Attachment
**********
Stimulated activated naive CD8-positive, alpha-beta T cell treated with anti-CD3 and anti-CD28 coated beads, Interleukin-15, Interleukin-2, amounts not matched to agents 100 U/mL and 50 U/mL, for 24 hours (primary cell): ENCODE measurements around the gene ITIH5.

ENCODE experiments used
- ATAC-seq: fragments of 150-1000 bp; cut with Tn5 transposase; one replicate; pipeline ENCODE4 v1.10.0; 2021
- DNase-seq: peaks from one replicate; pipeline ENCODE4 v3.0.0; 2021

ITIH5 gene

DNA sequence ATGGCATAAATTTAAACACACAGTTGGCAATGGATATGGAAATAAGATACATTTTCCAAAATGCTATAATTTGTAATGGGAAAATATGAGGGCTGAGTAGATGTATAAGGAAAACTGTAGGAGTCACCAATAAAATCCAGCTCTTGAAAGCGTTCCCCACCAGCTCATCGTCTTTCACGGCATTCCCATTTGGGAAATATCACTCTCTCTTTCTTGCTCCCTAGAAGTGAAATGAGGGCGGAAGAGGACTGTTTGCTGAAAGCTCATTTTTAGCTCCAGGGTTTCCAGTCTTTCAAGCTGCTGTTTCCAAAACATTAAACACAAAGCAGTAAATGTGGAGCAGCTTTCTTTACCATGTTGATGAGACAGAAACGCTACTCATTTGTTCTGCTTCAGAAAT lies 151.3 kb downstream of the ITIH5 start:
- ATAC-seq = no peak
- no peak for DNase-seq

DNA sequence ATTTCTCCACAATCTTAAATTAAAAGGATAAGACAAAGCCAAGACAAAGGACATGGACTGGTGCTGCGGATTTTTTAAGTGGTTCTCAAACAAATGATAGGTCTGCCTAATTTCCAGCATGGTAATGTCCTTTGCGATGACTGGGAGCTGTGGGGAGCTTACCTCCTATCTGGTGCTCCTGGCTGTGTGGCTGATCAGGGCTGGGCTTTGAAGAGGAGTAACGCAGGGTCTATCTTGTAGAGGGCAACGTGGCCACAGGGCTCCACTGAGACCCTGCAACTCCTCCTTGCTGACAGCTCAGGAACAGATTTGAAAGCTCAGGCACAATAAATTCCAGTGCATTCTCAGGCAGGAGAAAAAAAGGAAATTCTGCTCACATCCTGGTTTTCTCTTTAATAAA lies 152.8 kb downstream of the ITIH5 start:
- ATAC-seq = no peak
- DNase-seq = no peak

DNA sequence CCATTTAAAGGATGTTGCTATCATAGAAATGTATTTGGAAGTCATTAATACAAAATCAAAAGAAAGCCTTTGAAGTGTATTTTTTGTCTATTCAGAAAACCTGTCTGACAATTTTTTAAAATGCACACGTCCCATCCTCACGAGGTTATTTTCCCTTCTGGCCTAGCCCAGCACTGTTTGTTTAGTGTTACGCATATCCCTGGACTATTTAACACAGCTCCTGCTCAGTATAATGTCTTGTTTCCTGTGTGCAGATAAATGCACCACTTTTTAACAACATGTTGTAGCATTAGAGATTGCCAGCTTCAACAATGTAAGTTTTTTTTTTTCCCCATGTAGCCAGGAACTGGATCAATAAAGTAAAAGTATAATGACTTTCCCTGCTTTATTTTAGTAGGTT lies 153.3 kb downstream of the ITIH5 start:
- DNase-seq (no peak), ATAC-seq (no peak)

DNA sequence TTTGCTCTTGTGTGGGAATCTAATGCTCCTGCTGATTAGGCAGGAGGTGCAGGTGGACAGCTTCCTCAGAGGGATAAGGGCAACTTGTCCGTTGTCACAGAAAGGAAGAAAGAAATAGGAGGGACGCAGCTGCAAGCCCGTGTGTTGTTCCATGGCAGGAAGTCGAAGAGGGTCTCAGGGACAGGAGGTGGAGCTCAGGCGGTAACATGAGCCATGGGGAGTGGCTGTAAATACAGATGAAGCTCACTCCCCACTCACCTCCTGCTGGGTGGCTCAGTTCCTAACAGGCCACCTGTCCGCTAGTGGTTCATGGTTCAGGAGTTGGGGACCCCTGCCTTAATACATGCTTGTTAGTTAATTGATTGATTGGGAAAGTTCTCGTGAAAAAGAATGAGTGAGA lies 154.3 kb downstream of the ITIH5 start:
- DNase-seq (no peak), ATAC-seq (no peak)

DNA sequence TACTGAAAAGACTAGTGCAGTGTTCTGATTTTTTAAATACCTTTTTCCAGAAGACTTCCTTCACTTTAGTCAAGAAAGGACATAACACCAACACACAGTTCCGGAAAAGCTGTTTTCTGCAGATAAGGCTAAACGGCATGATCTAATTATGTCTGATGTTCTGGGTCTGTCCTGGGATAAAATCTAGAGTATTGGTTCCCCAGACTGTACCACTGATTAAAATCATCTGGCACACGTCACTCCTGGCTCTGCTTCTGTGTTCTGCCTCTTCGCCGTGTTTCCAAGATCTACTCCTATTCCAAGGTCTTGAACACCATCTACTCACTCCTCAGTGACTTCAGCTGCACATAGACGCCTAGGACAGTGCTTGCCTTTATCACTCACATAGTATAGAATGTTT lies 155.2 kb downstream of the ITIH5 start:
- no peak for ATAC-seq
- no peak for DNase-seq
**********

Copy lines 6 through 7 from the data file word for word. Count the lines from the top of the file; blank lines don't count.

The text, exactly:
DNA sequence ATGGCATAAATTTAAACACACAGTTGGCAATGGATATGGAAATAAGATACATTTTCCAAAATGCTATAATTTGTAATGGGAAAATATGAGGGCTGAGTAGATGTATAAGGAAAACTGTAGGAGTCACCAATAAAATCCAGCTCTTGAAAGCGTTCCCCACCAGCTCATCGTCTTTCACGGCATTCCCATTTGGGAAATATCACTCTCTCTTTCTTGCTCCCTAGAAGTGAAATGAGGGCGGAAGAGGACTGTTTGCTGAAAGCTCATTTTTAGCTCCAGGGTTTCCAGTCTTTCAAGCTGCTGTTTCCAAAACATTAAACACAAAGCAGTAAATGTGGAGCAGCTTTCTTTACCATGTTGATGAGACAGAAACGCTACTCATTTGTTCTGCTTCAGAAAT lies 151.3 kb downstream of the ITIH5 start:
- ATAC-seq = no peak